The Trump administration has ditched the Obama administration’s “Affirmatively Furthering Fair Housing” rule (AFFH). As we have often reported, AFFH is a vast social engineering project that enables the federal government to order more than 1,200 cities and counties that accept any part of annual community development block grants to rezone neighborhoods along income and racial criteria. It thus allows unaccountable federal bureaucrats to dictate who lives where, in order to create racially and economically balanced neighborhoods. It effectively abolishes self-government in the suburbs.
I’m surprised that it took the Trump administration three-and-half years to revoke AFFH. To be fair, though, Ben Carson’s Department of Housing and Urban Development effectively rendered AFFH a dead letter during those three-and-half years. The important thing was to take it off the books before Trump leaves office.
With that now accomplished, AFFH can become an important issue in the presidential election. The Biden campaign will claim that scrapping it is evidence that Trump supports housing discrimination — more evidence of his alleged racism.
But housing discrimination is the refusal to allow people, because of their race, to live in units they can afford to buy or rent. It’s not housing discrimination for a town to abstain, for example, from building low income housing in an affluent area, as has been mandated under AFFH.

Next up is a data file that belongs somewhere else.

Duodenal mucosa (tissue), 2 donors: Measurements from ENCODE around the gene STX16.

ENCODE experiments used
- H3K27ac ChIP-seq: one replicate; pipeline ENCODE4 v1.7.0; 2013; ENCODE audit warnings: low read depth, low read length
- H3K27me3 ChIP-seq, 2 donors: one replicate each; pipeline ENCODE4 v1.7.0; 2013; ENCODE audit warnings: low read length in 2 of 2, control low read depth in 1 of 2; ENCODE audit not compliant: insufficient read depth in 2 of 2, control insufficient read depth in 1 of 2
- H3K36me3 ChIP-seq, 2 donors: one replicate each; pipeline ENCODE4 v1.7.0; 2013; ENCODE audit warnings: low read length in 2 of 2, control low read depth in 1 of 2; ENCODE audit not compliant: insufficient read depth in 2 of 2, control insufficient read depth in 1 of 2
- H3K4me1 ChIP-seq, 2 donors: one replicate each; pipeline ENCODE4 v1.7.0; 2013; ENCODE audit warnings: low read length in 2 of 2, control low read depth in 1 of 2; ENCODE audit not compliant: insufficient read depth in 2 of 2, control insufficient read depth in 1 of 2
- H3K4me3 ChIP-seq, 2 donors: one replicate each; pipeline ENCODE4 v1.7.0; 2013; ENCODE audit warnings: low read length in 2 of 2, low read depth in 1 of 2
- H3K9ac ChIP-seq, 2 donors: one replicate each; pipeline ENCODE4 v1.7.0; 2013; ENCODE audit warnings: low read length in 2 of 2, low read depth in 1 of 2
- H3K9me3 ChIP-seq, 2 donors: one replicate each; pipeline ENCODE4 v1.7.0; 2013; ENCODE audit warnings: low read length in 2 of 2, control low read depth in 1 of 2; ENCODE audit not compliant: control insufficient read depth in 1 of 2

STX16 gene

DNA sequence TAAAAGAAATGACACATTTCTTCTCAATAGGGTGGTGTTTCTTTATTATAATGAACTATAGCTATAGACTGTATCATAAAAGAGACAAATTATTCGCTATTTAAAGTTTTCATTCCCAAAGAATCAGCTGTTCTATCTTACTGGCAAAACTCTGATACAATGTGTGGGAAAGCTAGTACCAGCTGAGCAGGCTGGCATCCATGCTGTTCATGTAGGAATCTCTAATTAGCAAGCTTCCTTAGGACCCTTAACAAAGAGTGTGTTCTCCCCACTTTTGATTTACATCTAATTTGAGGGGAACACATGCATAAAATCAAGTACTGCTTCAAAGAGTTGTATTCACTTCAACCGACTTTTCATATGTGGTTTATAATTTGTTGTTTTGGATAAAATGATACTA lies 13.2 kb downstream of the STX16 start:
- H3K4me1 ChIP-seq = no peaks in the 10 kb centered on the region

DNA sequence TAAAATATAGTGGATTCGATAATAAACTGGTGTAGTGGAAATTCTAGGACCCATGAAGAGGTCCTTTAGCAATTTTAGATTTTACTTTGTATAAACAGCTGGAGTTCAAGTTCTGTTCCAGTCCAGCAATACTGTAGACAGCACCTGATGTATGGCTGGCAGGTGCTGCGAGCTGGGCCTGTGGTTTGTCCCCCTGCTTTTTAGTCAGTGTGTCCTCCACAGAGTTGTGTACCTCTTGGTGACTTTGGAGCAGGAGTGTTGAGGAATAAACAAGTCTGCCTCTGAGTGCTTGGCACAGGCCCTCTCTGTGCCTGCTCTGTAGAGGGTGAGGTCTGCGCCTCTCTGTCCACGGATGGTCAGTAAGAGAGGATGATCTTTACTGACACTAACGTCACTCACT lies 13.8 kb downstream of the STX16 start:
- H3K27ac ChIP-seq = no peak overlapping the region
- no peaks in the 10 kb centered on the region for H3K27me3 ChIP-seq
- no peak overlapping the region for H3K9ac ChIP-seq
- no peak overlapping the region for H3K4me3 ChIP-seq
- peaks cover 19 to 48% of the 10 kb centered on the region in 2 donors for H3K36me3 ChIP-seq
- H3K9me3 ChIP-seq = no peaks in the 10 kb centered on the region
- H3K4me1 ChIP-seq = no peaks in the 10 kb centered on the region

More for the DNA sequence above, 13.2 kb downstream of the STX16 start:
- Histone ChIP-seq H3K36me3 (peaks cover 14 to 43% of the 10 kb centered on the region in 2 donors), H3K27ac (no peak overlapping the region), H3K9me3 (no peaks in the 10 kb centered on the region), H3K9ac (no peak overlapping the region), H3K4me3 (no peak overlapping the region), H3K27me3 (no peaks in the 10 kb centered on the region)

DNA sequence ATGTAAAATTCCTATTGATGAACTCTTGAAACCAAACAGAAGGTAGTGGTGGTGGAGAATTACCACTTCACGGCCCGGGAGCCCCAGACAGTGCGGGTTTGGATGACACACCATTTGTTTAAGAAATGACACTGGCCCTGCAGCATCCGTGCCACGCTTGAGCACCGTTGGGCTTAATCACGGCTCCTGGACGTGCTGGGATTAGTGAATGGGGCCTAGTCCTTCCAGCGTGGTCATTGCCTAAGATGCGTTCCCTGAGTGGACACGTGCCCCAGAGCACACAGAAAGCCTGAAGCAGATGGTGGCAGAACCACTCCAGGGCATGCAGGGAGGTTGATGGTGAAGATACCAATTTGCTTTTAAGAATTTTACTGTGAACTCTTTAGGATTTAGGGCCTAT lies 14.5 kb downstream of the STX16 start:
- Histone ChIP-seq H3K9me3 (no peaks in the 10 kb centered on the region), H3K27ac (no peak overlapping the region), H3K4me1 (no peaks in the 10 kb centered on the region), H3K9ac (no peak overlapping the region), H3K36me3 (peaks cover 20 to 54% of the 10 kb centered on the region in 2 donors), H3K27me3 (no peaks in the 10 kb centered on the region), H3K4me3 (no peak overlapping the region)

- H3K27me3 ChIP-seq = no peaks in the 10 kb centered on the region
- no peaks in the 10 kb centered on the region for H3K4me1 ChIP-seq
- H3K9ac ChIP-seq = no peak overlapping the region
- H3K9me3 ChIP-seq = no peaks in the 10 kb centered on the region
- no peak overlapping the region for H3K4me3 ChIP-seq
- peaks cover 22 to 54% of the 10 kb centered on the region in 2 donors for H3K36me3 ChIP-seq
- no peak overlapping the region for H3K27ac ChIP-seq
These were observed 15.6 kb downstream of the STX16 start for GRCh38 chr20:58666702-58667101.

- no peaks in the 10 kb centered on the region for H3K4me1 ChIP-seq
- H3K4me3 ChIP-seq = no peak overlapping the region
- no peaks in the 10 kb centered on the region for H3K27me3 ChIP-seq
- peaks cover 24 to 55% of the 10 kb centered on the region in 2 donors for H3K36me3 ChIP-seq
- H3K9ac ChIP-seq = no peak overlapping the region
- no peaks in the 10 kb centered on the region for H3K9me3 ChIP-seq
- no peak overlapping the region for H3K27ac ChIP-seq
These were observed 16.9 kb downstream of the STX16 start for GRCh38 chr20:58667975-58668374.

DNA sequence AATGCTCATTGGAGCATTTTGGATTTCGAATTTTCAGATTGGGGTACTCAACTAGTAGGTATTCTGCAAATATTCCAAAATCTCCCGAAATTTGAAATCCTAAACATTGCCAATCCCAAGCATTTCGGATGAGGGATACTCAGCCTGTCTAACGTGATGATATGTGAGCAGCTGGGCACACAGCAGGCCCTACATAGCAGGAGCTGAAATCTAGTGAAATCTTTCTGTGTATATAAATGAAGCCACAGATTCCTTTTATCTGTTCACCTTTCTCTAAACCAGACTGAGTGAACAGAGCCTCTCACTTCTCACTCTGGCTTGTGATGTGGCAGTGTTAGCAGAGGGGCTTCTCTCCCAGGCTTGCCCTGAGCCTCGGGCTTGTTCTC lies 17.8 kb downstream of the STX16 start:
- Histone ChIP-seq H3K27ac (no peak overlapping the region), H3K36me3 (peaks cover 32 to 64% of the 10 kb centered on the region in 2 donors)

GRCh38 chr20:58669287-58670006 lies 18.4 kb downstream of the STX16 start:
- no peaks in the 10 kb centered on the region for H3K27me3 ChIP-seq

That’s why, as Stanley Kurtz observes, Democrats don’t want to talk about what is actually in Obama’s AFFH. It isn’t about preventing housing discrimination, it’s about telling Americans where and how to live.
The Trump campaign’s task will be explain this to voters. The issue is a technical one in ways that defunding the police, for example, isn’t. Even if the Democrats can’t make the racism charge stick, they can muddy the waters.
That’s why I agree with Stanley that “what’s needed now is a presidential speech explaining what Obama-Biden’s AFFH really did, why it was right to end it, and what will happen to the suburbs if Joe Biden brings his AFFH back.” The speech might also explain that Biden has embraced ideas for federal control of housing that go even further than AFFH.
For now, Trump has taken the necessary first step to make AFFH a campaign issue. America’s suburbs are thought by many to hold the key to the presidential race. Trump now has an issue that, potentially, will resonate strongly in his favor with suburban voters.
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